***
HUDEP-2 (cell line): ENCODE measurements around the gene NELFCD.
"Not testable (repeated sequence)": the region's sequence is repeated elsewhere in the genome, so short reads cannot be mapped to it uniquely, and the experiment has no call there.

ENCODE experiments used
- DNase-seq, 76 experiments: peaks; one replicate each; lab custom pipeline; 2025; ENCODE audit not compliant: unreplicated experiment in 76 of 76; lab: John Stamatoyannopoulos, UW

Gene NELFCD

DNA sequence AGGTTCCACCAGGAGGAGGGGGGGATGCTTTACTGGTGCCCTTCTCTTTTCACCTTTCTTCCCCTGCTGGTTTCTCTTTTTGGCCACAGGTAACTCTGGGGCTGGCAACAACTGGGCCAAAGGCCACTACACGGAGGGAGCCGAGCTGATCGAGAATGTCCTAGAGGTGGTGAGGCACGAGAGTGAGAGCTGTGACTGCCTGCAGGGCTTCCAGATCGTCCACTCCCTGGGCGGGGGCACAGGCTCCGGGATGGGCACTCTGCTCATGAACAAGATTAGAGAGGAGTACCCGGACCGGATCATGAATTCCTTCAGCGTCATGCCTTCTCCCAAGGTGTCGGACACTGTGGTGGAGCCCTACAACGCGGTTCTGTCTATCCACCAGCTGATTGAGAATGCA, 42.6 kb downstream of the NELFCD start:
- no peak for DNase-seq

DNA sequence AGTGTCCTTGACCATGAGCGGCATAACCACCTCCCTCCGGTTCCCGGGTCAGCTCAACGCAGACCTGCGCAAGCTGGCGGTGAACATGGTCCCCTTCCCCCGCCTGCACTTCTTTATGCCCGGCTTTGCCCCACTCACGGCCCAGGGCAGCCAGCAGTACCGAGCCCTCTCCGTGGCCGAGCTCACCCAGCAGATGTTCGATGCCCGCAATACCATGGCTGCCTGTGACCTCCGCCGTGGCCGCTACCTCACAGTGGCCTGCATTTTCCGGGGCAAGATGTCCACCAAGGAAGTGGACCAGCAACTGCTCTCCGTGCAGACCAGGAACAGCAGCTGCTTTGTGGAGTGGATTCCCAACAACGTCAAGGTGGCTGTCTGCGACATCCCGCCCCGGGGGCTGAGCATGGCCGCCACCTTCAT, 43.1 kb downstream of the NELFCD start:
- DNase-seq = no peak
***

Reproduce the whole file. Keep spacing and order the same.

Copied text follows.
HUDEP-2 (cell line): ENCODE measurements around the gene NELFCD.
"Not testable (repeated sequence)": the region's sequence is repeated elsewhere in the genome, so short reads cannot be mapped to it uniquely, and the experiment has no call there.

ENCODE experiments used
- DNase-seq, 76 experiments: peaks; one replicate each; lab custom pipeline; 2025; ENCODE audit not compliant: unreplicated experiment in 76 of 76; lab: John Stamatoyannopoulos, UW

Gene NELFCD

DNA sequence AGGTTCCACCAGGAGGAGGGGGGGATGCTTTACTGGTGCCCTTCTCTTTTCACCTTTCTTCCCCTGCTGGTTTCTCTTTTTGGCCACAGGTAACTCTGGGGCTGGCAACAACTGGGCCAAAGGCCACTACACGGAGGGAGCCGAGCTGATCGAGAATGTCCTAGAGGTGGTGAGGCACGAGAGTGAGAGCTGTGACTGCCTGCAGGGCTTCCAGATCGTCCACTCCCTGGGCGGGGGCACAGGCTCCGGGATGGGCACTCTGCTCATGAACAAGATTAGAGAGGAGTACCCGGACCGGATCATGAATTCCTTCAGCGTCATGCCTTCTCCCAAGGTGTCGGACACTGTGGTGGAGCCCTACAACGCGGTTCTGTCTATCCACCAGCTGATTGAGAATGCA, 42.6 kb downstream of the NELFCD start:
- no peak for DNase-seq

DNA sequence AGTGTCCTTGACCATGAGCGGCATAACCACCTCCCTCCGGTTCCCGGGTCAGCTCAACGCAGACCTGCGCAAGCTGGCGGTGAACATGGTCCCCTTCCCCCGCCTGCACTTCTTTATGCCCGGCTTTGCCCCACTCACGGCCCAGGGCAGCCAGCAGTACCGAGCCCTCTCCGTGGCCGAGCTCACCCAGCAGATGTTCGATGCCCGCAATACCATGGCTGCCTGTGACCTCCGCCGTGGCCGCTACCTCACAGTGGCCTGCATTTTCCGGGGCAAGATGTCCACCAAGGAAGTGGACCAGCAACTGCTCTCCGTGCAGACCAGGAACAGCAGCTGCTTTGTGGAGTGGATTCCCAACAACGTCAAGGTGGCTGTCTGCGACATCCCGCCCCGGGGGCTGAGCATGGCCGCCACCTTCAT, 43.1 kb downstream of the NELFCD start:
- DNase-seq = no peak